PHOENIX – If you have never heard of Arizona Christian University, you are not alone. Even school officials joke that few neighbors know what the school is about.

Former President George W. Bush’s appearance on Wednesday at the Phoenix Convention Center is one of the steps the school is taking to raise money and boost its profile.

For now, the school has about 500 students on a 20-acre campus in a middle-class neighborhood near 26th Street and Cactus Road in northeast Phoenix.

The school decided to make a change when it turned 50 this year. The change started in 2008, when the Sun Valley Conservative Baptist Association in Phoenix turned the school over to a multidenominational governing board.

The transformation quickened last fall when Len Munsil, a former Republican candidate for governor and founder of the Center for Arizona Policy, moved from the boardroom to the president’s office. The school, then named Southwestern College, became Arizona Christian University.

“We offer a place for serious Christians to get trained and equipped for service in the community,” said Munsil, who has two children at the school.

Munsil acknowledged the school is not for everyone. With required Bible study, weekly chapel and numerous service projects, the students tend to be evangelical Christians eager to influence the community.

There even is a statement of faith that faculty and staff must sign, and a new statement for students is in the works.

“There are enough people who want what we offer, a community of believers,” said Heather Kim, vice president for enrollment and marketing. “There is a hunger for what we offer.”

Developing that hunger will be a key challenge for the school as it attempts to put a bit of distance — religiously and historically — between its conservative Baptist roots and what it wants to become.

Maxie Burch, a former professor at Grand Canyon University, said that school successfully made the transition about 20 years ago.

But, he noted, GCU began at a less conservative point than Arizona Christian, founded by fundamentalist Baptists who differ greatly from the more populous Southern Baptists, the founders of Grand Canyon.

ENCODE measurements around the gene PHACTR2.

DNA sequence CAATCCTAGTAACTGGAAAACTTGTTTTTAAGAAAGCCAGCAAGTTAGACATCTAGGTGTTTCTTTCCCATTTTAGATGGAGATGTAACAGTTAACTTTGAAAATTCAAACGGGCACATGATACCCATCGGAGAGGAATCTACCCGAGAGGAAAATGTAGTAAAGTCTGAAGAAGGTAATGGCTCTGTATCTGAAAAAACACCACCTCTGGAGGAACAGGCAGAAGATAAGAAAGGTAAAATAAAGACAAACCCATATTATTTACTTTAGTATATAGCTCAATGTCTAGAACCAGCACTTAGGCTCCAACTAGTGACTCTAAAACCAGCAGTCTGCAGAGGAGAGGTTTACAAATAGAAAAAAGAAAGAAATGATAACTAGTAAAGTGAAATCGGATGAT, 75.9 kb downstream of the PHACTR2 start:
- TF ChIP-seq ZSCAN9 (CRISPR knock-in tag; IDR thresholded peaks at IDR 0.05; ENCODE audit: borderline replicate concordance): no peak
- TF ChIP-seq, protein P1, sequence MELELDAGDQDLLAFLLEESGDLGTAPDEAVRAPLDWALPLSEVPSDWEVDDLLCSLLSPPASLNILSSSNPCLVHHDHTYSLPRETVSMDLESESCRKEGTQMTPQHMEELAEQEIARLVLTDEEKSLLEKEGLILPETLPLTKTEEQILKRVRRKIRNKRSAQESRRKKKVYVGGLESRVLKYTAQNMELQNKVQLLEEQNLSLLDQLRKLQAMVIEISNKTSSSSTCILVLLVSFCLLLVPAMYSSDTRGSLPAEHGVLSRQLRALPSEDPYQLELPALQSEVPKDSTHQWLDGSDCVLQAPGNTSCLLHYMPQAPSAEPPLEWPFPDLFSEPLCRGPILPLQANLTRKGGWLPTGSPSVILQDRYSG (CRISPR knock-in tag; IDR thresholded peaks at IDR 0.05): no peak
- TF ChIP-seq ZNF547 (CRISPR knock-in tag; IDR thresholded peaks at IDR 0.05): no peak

“Trying to change their image and their curriculum is a tough sell in their (conservative Baptist) market,” Burch said. “There is a tug of war between the founding constituency and those who say we cannot survive as a Bible college.”

Arizona Christian offers a variety of degrees, but it continues to require every student to take a minor in Biblical studies.

Many students are studying Christian ministry. But others are studying business or education, eyeing employment outside of the church.

Jarrod Blair, who attended high school less than a mile away, said a challenge is to “fight that mentality that we are an isolated bubble of believers.” Blair plans to pursue the ministry.

He and a few other students talked about their education and commitment to the school.

“There is a strong belief here in Christian service,” said Josh Greer of Spokane, Wash. He hopes to take that learning into a sports-oriented ministry.

“While we are here, we’re learning and growing in Christ,” said Kelly Haarala of Tempe. “We share our faith in whatever we do.”

The school always has had roots in churches, youth groups and Christian high schools.

Whether it can double or triple its student body from that group is a question.

“To increase their student body, they will need to open themselves up, making concessions” that will run counter to its history, said Burch, now teaching in Canada.

“Students won’t accept the old standards.”

“My desire is to inspire young followers of Christ to engage in the community,” Munsil said. “We want our students to know their lives have meaning, they have a purpose.”